Knowing how to listen to others is a valuable life lesson that Nixon said was passed down to him by both parents. His mother was a schoolteacher and his father was a pastor — professions that require equal parts leadership and listening skills.

Another way Nixon’s parents helped mold his future as a public CIO is by shaping his perspective on life. Unlike private-sector CIOs who tend to focus on a single line of business, public CIOs are often required to be jacks of all trades — comfortable working with different types of technology, personalities and world views.

“My mom and dad both got home relatively early from work, so in the Nixon house, dinnertime for us was always 5:30, which meant by 6:00, we were usually finished and watching the nightly news on television,” he recalled. “As we watched television, my dad would editorialize and give us his 2 cents’ worth, so at a pretty early age, I became acutely aware of the world outside the walls of our house.”

In addition to being open to new experiences and opinions, Nixon said his famous last name, although he’s not related to the controversial past president, fostered “additional interest in what was going on with politics, public policy, governance and elections.”

As for his IT prowess, Nixon admitted that his mother had as much to do with his proficiency as his years of professional training. “My mom was the person in the house that if her sewing machine broke, she would take it apart and try to fix it. In fact, she was the first person I knew who had a personal computer, a Radio Shack TRS-80.” Nixon remembers his mom as a “gadget person,” who used a computer to grade her students’ papers long before it became common practice among teachers.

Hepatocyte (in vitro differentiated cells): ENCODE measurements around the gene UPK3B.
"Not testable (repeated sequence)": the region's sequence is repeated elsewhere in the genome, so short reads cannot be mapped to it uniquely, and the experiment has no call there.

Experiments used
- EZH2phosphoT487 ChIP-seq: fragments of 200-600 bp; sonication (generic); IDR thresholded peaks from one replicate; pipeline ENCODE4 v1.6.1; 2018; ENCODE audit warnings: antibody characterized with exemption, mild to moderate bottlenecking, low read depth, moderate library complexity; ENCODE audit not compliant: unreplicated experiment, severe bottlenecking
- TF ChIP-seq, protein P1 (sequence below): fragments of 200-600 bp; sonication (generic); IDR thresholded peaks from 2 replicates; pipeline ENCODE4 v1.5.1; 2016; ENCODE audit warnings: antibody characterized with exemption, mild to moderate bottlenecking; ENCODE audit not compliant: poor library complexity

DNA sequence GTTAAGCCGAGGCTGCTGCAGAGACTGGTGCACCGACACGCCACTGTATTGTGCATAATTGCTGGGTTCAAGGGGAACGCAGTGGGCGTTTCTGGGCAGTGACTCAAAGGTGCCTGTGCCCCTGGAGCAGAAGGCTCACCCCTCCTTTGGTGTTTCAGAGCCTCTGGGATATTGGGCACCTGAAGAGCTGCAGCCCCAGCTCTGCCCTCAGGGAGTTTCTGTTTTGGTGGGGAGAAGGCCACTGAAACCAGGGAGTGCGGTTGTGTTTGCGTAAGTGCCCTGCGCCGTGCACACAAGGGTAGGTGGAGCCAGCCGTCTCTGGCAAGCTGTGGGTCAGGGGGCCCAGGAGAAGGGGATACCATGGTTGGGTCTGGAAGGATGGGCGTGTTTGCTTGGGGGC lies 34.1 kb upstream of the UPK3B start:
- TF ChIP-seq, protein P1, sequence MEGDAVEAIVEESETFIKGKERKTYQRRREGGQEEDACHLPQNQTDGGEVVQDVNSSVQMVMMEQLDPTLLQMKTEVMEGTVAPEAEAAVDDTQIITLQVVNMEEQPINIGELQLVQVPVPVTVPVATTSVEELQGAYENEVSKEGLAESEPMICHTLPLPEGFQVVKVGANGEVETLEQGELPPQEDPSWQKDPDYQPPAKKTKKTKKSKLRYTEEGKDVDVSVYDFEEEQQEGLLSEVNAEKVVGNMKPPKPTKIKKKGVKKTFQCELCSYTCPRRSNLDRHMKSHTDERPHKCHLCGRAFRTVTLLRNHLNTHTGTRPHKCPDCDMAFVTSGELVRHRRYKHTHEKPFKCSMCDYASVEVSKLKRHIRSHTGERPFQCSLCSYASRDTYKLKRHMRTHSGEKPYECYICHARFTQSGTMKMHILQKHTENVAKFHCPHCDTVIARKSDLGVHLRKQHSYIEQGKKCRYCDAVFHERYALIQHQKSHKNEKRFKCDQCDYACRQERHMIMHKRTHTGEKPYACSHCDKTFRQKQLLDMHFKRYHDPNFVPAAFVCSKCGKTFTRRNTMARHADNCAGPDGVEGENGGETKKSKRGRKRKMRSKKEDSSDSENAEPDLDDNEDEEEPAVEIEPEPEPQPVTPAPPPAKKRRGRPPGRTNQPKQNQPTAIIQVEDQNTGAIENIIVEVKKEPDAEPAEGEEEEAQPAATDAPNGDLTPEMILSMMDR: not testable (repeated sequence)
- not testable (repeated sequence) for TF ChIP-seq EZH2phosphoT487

Public servants can inherit their parents’ technical skills but when it comes to job satisfaction, examples need to be set, not genetically mapped. Take Chris Mertens, for example. Currently the IT director of Hamilton County, Ind., Mertens began in government straight out of college and gradually worked his way up from the help desk to the CIO’s office. But it was his mother’s fulfilling career in economic development for state government that convinced him a career in public service was the right way to go. “My mother always enjoyed what she did, and that weighed into my decision,” said Mertens.

But that’s not all. While driving around town, Mertens recalled that his mother would point out the projects for which she had helped secure government grants. “She talked about the results of her work,” he said. “I saw that there was pride in helping communities and that there were real, tangible results to helping people. She’d point out physical improvements of the community and things that had directly related to things she had done.”

Patience is another important trait that tends to be encoded in a person’s DNA. “People are either patient or they’re not,” Mertens said. “Someone who is patient can take the time to really understand a variety of needs and to take the time to work with different departments.”

For example, Mertens said it’s not uncommon for him to “go from a meeting with the head of the parks department to one with a prosecutor” and have to understand each individual’s unique business problem and what they’re trying to resolve. “You have to try to switch gears and understand the business they’re in,” he said. Without a doubt, these are tough tasks for a public CIO, but it’s a job that’s made a lot easier when you have the right genetic makeup.

Cindy Waxer  |  Contributing Writer

Cindy Waxer is a journalist whose articles have appeared in publications including The Economist, Fortune Small Business, CNNMoney.com, CIO and Computerworld.